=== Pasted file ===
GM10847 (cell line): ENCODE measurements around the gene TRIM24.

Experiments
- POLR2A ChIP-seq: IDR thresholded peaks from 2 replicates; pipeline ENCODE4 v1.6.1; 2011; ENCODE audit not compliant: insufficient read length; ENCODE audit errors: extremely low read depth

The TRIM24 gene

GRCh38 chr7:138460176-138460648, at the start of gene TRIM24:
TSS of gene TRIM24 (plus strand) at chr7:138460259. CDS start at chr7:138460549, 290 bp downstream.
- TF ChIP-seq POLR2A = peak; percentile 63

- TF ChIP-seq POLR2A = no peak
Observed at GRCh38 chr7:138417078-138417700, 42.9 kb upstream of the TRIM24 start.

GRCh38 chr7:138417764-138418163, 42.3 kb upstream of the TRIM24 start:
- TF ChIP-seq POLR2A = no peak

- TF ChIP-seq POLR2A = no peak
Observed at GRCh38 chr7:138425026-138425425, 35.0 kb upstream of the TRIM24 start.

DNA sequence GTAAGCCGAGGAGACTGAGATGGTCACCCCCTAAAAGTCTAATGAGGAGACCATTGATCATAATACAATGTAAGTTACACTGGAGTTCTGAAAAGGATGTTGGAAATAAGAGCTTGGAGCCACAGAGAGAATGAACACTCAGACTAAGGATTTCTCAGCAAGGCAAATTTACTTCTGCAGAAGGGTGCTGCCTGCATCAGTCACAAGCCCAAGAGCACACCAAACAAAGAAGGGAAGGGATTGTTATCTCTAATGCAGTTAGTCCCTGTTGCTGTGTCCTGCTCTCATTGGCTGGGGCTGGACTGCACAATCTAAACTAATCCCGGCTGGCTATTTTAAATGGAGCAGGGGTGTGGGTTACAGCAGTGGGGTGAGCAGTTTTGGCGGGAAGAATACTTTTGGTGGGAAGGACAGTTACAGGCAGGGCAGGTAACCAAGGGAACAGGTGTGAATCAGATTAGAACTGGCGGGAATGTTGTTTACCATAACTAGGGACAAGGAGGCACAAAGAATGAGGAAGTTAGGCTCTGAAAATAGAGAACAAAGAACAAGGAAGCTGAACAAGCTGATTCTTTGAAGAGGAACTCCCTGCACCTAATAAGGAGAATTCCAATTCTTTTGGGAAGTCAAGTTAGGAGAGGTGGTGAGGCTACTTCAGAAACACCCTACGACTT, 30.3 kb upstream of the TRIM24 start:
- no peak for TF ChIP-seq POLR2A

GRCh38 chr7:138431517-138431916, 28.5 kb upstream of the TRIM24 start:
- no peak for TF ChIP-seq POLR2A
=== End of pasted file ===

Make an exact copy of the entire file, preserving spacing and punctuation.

GM10847 (cell line): ENCODE measurements around the gene TRIM24.

Experiments
- POLR2A ChIP-seq: IDR thresholded peaks from 2 replicates; pipeline ENCODE4 v1.6.1; 2011; ENCODE audit not compliant: insufficient read length; ENCODE audit errors: extremely low read depth

The TRIM24 gene

GRCh38 chr7:138460176-138460648, at the start of gene TRIM24:
TSS of gene TRIM24 (plus strand) at chr7:138460259. CDS start at chr7:138460549, 290 bp downstream.
- TF ChIP-seq POLR2A = peak; percentile 63

- TF ChIP-seq POLR2A = no peak
Observed at GRCh38 chr7:138417078-138417700, 42.9 kb upstream of the TRIM24 start.

GRCh38 chr7:138417764-138418163, 42.3 kb upstream of the TRIM24 start:
- TF ChIP-seq POLR2A = no peak

- TF ChIP-seq POLR2A = no peak
Observed at GRCh38 chr7:138425026-138425425, 35.0 kb upstream of the TRIM24 start.

DNA sequence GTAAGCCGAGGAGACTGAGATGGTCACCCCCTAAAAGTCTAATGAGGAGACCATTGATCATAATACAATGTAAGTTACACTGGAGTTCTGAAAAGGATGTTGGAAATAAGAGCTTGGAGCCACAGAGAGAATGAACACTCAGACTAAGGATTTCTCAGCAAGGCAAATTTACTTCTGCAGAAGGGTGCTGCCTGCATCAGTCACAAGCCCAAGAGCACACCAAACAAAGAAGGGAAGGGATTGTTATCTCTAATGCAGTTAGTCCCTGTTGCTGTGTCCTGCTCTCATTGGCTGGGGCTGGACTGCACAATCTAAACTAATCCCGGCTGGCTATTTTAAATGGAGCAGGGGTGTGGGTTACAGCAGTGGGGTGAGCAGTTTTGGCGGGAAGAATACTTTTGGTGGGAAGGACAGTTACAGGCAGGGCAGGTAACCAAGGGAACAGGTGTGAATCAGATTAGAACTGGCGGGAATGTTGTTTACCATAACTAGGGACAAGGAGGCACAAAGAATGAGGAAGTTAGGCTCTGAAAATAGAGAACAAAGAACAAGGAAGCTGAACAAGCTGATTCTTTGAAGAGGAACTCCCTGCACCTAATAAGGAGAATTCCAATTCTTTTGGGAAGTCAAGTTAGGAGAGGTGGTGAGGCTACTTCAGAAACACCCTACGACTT, 30.3 kb upstream of the TRIM24 start:
- no peak for TF ChIP-seq POLR2A

GRCh38 chr7:138431517-138431916, 28.5 kb upstream of the TRIM24 start:
- no peak for TF ChIP-seq POLR2A